There is also a sequence where a female police officer drives a patrol car in Marina Del Ray CA and show how facial recognition works.  There was mention of the concept of pre-crime profiling, with mothers being told that their male sons had a 50% chance of becoming criminals. The film “Minority Report” (2002) comes to mind, but was not explicitly mentioned; but “Terminator” was named. “I’ll be back.”

After the 72 minute film, the director, who is quite handsome, did a brief QA.

Then PBS showed two short films:

One is “A Conversation with My Black Son” (5 min) by Geeta Gambhir and Blair Foster. The parents warn their small child not to question police officers when approached and indicate the color of his skin will matter.

The second is “Mother’s Day”,  7 min., going to visit mom in a Corona CA prison.

Name: Do Not Resist
Director, writer:  Craig Atkinson
Released:  2016
Format:  1.85:1
When and how viewed:  2018/2/12 PBS POV
Length:  72
Rating:  NA
Companies:  PBS POV, Passion River Films
Link:  official PBS
Stars:  4/5   ****_

(Posted: Tuesday, February 13, 2017 at 12:30 PM EST)

“A Fantastic Woman” makes the heroine’s transgender experience almost incidental to the tragic love story

Sebastian Lelio’s dramatic mystery “A Fantastic Woman” (2017, “Una mujer fantastica”, Chile, in Spanish with subtitles) is up for best foreign language film, and indeed it will keep you from lounging back into your seat.  The story works even if Maria is a cis female woman.  This time, we’ll, maybe “he’s a boy” still.

Orlando (Francisco Reyes), owner of a clothing company (although not of the “Phantom Thread” couture) and apparently separated from his wife, meets the singer Maria (Daniela Vega) at a nightclub. Soon she is moving in.

You’re not quite sure what Orlando likes. They undress, and the film is ambiguous as to what Orlando “knows” before sex.  But in the middle of the night, with her in bed, he becomes ill. He tries to walk and falls down the stairs. Marina drives him to the hospital, where he soon dies of an aneurysm (not clear if it is brain or aortic). The hospital staff and then detectives treat her badly, as is she might be a suspect for his going down the stairs. And his family doesn’t want her around, like for the funeral. Only the dog, Diabla, understands her and she scheme to keep her. Animals (and this include cats) know a lot more about us than we realize.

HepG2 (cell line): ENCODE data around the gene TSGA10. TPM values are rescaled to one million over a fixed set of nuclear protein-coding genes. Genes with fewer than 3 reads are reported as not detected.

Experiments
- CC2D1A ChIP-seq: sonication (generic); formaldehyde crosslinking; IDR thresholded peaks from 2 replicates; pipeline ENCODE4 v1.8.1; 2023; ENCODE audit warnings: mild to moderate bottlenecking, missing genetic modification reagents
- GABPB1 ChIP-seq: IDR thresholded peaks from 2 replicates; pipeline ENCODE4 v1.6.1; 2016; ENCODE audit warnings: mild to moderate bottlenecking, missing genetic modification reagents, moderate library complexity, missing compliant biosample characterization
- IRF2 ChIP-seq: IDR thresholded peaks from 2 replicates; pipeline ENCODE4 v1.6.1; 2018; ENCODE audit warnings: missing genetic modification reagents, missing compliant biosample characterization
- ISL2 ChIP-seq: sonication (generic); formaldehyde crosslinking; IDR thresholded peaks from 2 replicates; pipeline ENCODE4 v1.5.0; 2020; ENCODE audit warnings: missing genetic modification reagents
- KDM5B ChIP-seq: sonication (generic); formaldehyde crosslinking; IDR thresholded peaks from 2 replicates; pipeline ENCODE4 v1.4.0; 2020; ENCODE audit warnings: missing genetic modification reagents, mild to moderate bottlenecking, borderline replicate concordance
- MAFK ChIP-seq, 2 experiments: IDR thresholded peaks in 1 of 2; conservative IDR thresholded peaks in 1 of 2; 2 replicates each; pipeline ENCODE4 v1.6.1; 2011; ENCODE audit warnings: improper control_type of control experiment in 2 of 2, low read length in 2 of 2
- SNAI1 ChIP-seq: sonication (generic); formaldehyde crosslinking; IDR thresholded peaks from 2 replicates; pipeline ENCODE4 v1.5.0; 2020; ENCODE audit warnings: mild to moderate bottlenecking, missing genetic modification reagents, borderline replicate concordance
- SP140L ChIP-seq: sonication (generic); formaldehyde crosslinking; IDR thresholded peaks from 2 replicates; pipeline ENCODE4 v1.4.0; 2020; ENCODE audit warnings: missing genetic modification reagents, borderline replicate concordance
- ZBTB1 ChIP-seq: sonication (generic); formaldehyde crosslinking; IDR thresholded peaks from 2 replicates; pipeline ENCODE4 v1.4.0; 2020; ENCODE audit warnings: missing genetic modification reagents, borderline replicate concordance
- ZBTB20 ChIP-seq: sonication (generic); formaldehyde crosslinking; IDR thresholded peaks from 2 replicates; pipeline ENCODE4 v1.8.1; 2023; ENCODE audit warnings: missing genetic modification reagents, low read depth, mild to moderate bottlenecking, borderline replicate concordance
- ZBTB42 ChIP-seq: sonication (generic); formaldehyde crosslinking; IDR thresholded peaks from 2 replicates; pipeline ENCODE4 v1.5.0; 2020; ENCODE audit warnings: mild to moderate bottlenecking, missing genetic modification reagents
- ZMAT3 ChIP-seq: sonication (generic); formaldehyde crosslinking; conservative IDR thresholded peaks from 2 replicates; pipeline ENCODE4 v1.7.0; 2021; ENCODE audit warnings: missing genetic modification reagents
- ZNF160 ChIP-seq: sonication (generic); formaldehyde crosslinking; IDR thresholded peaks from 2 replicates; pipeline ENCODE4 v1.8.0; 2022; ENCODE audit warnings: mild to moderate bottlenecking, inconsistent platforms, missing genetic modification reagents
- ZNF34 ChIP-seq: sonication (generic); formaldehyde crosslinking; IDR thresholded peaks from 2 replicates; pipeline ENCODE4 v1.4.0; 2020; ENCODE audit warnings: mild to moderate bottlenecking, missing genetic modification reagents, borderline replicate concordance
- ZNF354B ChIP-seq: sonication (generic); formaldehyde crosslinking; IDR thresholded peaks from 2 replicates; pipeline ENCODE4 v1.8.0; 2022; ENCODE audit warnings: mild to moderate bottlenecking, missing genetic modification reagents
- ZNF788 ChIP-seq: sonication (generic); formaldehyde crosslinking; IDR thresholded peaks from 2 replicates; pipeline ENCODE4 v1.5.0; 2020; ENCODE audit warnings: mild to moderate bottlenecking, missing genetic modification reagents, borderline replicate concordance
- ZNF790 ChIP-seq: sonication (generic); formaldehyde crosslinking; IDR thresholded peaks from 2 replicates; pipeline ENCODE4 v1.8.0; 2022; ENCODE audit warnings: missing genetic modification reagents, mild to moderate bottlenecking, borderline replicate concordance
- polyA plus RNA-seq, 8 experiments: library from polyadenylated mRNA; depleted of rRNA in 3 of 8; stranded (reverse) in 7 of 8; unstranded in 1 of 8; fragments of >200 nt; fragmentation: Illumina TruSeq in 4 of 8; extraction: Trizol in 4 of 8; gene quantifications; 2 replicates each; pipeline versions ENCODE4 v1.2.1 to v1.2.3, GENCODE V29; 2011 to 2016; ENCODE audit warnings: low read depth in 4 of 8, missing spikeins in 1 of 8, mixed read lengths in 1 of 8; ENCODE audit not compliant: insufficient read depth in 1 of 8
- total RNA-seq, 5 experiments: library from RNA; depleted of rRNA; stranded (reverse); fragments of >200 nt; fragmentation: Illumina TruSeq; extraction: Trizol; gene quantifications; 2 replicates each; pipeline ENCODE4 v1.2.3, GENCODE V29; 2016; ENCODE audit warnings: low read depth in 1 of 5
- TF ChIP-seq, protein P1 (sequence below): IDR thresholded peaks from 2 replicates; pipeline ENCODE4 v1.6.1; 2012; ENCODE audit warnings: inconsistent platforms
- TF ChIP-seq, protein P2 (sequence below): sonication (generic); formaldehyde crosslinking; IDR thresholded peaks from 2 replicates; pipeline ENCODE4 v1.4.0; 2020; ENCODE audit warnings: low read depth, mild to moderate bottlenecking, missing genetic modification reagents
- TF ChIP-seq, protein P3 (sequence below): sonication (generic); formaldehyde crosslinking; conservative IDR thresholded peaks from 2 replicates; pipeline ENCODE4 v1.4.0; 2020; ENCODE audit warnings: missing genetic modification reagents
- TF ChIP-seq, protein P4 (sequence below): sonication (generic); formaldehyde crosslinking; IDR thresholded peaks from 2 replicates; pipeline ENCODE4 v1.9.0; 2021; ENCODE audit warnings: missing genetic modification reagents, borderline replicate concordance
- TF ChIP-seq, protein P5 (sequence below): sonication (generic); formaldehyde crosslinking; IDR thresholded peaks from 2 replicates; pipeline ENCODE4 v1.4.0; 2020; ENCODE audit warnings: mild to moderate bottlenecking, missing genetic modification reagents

There is a scene where the police force her to undergo a physical examination. Her chest is more muscle than breast, and there is a faint visual hint of past waxing or laser work in the middle. You don’t really see if the sexual reassignment is complete. But you come away with thinking Orlando must have been passionate about her, even if he didn’t “know” when he took her home. He seems to have remained fully heterosexual.

The film opens with a shot of Iguazu Falls, between Brazil and Argentina; but the possibility of a honeymoon there plays only a minor role in the story.

The film is shot widescreen and is extremely well photographed, with many impressive shots of Santiago as well as the Falls.

The music score, composed by Nani Garcia and Matthew Herbert, offered a lot of feathery impressionistic passage work for a chamber group. In a final scene, Marina returns to singing, this time the moving Largo from Handel’s Xerxes.

There was an episode in the ABC series “Mistresses” in 2016 where a woman says to a transgender man, “I would never date a trans person” and the man orders her out.

Santiago scene, wiki

Iguazu Falls, wiki.

Name:  “A Fantastic Woman”
Director, writer:  Sebastian Lelio
Released:  2017   (Spanish)
Format:  2.35:1
When and how viewed:  Alamo Drafthouse, One Loudoun, 2019/2/11
Length:  100
Rating:  R
Companies:  Sony Pictures Classics
Link:  official 
Stars:  4/5  ****-

(Posted: Monday, February 12, 2018 at 9:30 PM EST)